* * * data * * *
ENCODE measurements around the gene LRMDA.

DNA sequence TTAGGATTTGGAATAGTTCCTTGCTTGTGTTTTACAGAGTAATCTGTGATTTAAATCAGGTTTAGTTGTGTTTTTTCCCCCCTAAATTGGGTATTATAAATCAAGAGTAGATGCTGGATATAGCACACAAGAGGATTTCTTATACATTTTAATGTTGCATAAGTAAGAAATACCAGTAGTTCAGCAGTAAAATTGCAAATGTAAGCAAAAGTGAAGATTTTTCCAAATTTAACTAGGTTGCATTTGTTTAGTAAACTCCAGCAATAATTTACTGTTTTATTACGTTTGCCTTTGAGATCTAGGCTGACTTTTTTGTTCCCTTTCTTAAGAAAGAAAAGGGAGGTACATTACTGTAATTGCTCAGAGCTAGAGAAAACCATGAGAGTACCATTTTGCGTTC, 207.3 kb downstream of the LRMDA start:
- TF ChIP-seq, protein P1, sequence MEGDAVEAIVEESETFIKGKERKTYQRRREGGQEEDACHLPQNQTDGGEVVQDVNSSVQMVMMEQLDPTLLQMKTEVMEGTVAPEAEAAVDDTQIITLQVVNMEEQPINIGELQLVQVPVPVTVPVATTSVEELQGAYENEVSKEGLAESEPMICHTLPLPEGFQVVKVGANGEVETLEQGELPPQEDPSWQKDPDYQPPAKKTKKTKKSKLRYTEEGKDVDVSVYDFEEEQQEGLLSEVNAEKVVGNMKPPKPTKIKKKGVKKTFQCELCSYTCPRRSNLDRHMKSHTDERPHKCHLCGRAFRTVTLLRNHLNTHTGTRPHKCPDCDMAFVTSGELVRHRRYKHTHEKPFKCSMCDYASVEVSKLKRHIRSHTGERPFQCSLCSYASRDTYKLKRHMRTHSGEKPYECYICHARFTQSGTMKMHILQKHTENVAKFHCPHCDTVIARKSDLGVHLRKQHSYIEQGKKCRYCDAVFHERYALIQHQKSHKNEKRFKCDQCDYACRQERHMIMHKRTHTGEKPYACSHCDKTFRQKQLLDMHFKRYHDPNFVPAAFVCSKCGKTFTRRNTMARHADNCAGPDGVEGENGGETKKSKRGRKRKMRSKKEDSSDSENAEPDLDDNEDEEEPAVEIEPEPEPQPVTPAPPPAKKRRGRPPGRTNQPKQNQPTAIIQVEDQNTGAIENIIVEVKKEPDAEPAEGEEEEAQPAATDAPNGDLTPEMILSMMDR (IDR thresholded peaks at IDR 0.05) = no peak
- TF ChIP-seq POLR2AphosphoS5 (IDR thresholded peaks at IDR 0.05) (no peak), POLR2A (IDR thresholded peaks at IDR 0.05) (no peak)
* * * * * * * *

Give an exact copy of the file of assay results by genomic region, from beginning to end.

ENCODE measurements around the gene LRMDA.

DNA sequence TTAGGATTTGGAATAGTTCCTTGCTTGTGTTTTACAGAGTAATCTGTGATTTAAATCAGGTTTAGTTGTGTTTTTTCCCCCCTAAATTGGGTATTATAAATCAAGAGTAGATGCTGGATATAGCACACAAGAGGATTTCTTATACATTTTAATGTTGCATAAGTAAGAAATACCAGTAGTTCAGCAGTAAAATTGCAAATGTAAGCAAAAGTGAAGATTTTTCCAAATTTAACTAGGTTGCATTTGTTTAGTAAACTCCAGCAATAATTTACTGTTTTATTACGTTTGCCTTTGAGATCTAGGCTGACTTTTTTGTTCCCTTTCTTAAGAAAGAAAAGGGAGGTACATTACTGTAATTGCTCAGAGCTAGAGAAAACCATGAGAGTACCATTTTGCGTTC, 207.3 kb downstream of the LRMDA start:
- TF ChIP-seq, protein P1, sequence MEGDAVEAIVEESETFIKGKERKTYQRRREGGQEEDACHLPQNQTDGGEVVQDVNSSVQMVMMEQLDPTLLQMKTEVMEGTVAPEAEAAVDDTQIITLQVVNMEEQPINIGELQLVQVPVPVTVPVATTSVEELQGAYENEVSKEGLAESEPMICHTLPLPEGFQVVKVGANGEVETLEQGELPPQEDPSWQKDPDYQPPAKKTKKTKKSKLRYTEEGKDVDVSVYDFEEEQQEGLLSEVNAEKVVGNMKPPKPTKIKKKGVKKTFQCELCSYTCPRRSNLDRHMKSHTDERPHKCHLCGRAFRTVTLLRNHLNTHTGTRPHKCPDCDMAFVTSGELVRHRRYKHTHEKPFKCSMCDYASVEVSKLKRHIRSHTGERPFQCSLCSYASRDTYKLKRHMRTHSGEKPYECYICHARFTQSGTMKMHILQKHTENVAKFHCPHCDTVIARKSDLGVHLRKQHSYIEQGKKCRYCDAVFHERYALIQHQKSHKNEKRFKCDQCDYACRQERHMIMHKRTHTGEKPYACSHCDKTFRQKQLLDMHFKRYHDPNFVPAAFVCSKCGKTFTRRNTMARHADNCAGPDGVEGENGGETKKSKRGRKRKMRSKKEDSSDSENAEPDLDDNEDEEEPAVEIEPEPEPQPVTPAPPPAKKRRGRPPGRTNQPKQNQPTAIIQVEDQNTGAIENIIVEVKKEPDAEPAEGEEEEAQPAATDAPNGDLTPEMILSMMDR (IDR thresholded peaks at IDR 0.05) = no peak
- TF ChIP-seq POLR2AphosphoS5 (IDR thresholded peaks at IDR 0.05) (no peak), POLR2A (IDR thresholded peaks at IDR 0.05) (no peak)